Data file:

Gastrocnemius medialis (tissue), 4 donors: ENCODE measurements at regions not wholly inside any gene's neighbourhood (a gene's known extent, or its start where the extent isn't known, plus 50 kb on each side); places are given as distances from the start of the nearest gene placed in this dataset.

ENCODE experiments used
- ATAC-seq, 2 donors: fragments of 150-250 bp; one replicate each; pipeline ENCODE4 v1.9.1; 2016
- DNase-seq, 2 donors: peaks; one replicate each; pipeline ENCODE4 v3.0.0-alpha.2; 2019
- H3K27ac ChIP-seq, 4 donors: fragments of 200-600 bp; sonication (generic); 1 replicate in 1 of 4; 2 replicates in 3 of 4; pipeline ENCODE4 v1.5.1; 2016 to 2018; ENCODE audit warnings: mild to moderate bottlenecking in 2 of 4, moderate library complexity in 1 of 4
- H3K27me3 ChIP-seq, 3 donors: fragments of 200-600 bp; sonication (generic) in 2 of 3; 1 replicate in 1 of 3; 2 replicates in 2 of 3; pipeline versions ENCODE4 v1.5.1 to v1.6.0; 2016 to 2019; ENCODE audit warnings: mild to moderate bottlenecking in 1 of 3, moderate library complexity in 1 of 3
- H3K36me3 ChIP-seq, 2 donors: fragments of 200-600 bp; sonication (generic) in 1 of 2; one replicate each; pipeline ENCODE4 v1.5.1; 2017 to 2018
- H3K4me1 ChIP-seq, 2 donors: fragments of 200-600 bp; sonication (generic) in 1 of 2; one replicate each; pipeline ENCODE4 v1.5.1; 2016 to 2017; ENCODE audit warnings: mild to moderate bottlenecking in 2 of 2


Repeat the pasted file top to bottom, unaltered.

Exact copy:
Gastrocnemius medialis (tissue), 4 donors: ENCODE measurements at regions not wholly inside any gene's neighbourhood (a gene's known extent, or its start where the extent isn't known, plus 50 kb on each side); places are given as distances from the start of the nearest gene placed in this dataset.

ENCODE experiments used
- ATAC-seq, 2 donors: fragments of 150-250 bp; one replicate each; pipeline ENCODE4 v1.9.1; 2016
- DNase-seq, 2 donors: peaks; one replicate each; pipeline ENCODE4 v3.0.0-alpha.2; 2019
- H3K27ac ChIP-seq, 4 donors: fragments of 200-600 bp; sonication (generic); 1 replicate in 1 of 4; 2 replicates in 3 of 4; pipeline ENCODE4 v1.5.1; 2016 to 2018; ENCODE audit warnings: mild to moderate bottlenecking in 2 of 4, moderate library complexity in 1 of 4
- H3K27me3 ChIP-seq, 3 donors: fragments of 200-600 bp; sonication (generic) in 2 of 3; 1 replicate in 1 of 3; 2 replicates in 2 of 3; pipeline versions ENCODE4 v1.5.1 to v1.6.0; 2016 to 2019; ENCODE audit warnings: mild to moderate bottlenecking in 1 of 3, moderate library complexity in 1 of 3
- H3K36me3 ChIP-seq, 2 donors: fragments of 200-600 bp; sonication (generic) in 1 of 2; one replicate each; pipeline ENCODE4 v1.5.1; 2017 to 2018
- H3K4me1 ChIP-seq, 2 donors: fragments of 200-600 bp; sonication (generic) in 1 of 2; one replicate each; pipeline ENCODE4 v1.5.1; 2016 to 2017; ENCODE audit warnings: mild to moderate bottlenecking in 2 of 2